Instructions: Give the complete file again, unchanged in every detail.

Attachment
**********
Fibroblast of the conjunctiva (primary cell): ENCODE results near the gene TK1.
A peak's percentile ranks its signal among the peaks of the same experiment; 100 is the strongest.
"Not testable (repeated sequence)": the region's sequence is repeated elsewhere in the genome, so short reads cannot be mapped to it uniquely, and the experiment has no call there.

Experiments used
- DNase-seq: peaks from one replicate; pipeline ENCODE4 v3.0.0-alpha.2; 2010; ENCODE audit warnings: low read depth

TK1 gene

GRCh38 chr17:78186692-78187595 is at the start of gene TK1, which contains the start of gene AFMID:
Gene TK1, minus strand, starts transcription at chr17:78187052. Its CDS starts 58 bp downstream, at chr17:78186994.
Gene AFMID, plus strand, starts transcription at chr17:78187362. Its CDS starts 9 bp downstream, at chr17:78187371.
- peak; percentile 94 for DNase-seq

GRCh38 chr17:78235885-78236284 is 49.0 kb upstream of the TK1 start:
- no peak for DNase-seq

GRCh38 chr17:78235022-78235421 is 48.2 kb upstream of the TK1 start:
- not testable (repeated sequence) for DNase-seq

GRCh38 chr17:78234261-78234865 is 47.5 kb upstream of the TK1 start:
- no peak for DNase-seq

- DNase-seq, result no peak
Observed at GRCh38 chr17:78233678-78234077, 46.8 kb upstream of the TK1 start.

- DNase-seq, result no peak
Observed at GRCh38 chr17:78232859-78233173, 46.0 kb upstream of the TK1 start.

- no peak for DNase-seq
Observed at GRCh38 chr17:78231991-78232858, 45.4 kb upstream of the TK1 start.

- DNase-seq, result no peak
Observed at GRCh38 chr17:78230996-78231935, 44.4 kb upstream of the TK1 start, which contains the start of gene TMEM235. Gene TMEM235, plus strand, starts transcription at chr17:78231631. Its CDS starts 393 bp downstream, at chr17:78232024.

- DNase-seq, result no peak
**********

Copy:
Fibroblast of the conjunctiva (primary cell): ENCODE results near the gene TK1.
A peak's percentile ranks its signal among the peaks of the same experiment; 100 is the strongest.
"Not testable (repeated sequence)": the region's sequence is repeated elsewhere in the genome, so short reads cannot be mapped to it uniquely, and the experiment has no call there.

Experiments used
- DNase-seq: peaks from one replicate; pipeline ENCODE4 v3.0.0-alpha.2; 2010; ENCODE audit warnings: low read depth

TK1 gene

GRCh38 chr17:78186692-78187595 is at the start of gene TK1, which contains the start of gene AFMID:
Gene TK1, minus strand, starts transcription at chr17:78187052. Its CDS starts 58 bp downstream, at chr17:78186994.
Gene AFMID, plus strand, starts transcription at chr17:78187362. Its CDS starts 9 bp downstream, at chr17:78187371.
- peak; percentile 94 for DNase-seq

GRCh38 chr17:78235885-78236284 is 49.0 kb upstream of the TK1 start:
- no peak for DNase-seq

GRCh38 chr17:78235022-78235421 is 48.2 kb upstream of the TK1 start:
- not testable (repeated sequence) for DNase-seq

GRCh38 chr17:78234261-78234865 is 47.5 kb upstream of the TK1 start:
- no peak for DNase-seq

- DNase-seq, result no peak
Observed at GRCh38 chr17:78233678-78234077, 46.8 kb upstream of the TK1 start.

- DNase-seq, result no peak
Observed at GRCh38 chr17:78232859-78233173, 46.0 kb upstream of the TK1 start.

- no peak for DNase-seq
Observed at GRCh38 chr17:78231991-78232858, 45.4 kb upstream of the TK1 start.

- DNase-seq, result no peak
Observed at GRCh38 chr17:78230996-78231935, 44.4 kb upstream of the TK1 start, which contains the start of gene TMEM235. Gene TMEM235, plus strand, starts transcription at chr17:78231631. Its CDS starts 393 bp downstream, at chr17:78232024.

- DNase-seq, result no peak